The Werther Effect
Not long ago, the media highly publicized the suicide of fashion designer Kate Spade. Yesterday, Anthony Bourdain took his own life, another act highly publicized by the media. Both individuals were highly successful in what they were doing, were icons in their area of expertise and both were about the same age when they committed suicide. Anthony Bourdain left no reason behind his act and we can only speculate on why he did what he did. I’m attributing his action to the Werther Effect.
What is the Werther Effect? In a few words, this effect refers to a wave of copycat suicides following a highly publicized one. The name Werther comes from Goethe’s novel, The Sorrows of Young Werther. In the novel Wether commits suicide by shooting himself with a pistol after being rejected by the woman he loves. After the publication of the novel, a wave of young men using the same method to end their lives resulted in the book being banned in some places.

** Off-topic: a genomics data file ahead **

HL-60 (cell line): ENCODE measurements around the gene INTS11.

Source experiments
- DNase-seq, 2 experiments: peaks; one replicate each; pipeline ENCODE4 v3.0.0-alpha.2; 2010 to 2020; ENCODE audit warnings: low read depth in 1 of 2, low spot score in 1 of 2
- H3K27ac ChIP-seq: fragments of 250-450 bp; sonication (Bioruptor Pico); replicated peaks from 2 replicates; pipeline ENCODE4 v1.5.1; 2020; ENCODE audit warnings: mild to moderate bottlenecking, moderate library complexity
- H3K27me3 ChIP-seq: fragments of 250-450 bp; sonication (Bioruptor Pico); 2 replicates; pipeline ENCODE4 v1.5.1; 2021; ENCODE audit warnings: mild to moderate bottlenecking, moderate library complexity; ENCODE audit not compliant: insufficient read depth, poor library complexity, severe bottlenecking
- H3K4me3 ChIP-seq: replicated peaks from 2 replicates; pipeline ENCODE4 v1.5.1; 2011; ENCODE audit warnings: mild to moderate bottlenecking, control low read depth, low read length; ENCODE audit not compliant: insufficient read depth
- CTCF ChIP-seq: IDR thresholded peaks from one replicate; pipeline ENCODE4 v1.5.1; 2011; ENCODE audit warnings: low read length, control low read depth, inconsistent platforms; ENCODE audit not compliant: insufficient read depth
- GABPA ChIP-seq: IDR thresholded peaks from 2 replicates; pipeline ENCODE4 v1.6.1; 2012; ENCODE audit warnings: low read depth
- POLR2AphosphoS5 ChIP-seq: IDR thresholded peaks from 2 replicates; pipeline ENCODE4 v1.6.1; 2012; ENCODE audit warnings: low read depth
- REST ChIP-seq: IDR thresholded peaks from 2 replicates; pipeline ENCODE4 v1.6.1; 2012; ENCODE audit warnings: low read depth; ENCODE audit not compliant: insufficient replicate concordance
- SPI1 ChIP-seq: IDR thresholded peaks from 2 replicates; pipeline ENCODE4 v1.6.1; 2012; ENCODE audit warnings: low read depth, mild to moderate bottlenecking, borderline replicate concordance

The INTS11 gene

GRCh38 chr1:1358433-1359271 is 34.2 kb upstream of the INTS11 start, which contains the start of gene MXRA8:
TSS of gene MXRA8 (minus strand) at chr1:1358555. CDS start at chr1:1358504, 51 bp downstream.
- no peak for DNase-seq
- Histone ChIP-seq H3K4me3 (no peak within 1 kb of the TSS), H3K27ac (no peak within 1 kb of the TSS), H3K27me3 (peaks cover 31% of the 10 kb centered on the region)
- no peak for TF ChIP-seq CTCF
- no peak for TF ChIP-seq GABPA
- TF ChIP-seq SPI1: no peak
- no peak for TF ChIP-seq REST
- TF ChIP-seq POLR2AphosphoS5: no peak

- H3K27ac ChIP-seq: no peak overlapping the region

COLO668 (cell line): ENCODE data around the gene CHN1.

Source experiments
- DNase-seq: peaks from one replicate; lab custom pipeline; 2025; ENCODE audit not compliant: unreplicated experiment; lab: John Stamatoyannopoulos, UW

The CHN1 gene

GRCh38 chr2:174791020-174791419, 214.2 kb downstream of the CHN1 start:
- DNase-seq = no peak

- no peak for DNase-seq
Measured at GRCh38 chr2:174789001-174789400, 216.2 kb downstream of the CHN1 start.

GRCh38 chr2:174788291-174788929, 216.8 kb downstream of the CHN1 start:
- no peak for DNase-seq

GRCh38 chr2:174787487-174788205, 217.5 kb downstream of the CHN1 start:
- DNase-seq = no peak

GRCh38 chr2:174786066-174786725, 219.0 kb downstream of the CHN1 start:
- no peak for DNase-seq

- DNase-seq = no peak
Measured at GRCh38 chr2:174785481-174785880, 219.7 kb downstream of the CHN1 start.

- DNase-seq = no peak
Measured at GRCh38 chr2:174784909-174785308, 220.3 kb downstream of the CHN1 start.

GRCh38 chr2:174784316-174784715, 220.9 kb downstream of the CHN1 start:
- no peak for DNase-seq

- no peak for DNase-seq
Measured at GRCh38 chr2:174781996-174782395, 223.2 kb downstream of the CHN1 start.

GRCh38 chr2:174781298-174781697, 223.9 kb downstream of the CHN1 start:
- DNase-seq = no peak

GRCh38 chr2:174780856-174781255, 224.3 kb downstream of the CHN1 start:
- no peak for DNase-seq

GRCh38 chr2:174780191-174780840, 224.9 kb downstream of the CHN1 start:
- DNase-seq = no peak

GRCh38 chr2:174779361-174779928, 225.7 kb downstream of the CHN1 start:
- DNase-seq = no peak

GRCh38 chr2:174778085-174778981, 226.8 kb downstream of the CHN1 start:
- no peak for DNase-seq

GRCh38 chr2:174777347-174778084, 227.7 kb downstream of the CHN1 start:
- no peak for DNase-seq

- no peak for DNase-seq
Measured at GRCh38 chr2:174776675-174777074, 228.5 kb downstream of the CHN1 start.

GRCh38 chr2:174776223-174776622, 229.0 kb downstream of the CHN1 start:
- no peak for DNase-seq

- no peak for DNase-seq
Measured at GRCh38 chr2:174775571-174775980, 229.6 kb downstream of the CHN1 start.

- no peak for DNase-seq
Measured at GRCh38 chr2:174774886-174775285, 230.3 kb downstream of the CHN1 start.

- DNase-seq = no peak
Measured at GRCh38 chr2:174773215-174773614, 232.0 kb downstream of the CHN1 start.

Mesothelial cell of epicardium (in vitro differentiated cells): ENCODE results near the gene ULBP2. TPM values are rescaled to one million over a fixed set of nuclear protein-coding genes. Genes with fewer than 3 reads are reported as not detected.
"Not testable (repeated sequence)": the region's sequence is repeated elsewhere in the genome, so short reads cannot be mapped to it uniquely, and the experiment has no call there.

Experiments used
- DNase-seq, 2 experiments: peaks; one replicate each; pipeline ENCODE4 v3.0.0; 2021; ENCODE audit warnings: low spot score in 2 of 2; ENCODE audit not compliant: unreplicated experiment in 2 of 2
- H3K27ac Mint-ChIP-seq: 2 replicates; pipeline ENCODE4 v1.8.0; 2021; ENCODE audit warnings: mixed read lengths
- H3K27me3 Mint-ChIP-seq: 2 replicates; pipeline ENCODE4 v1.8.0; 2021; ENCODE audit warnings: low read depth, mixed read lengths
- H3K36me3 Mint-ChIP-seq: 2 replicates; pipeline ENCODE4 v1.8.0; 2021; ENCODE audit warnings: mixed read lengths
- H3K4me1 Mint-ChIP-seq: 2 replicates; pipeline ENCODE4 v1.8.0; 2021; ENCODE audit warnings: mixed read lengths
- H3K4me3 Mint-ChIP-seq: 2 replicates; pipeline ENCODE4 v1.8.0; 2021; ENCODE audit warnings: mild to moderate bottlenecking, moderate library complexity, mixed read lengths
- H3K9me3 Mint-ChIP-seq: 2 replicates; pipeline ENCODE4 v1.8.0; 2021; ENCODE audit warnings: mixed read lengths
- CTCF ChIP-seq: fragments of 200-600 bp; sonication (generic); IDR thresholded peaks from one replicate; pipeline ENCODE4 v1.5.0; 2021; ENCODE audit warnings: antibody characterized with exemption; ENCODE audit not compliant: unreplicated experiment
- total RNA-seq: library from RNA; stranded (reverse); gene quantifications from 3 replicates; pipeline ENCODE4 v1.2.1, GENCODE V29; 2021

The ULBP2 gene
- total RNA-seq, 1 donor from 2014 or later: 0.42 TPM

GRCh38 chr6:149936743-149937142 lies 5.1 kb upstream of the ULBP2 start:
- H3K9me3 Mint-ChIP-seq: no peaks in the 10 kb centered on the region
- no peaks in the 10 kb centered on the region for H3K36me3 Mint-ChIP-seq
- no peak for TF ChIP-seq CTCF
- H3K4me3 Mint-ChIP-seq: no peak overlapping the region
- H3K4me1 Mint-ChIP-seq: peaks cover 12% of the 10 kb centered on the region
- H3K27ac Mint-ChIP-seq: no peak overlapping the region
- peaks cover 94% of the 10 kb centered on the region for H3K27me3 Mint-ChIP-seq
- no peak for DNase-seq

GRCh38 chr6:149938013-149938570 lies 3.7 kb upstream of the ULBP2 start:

The people who commit copycat acts tend to identify with the persons that ended their lives, to have the same age and gender. We only know about the deaths of Kate Spade and Anthony Bourdain because of their highly publicized profiles, we don’t know about the other people who copied their acts and died in their shadows. This effect rises questions about the ethics of publicizing suicides.
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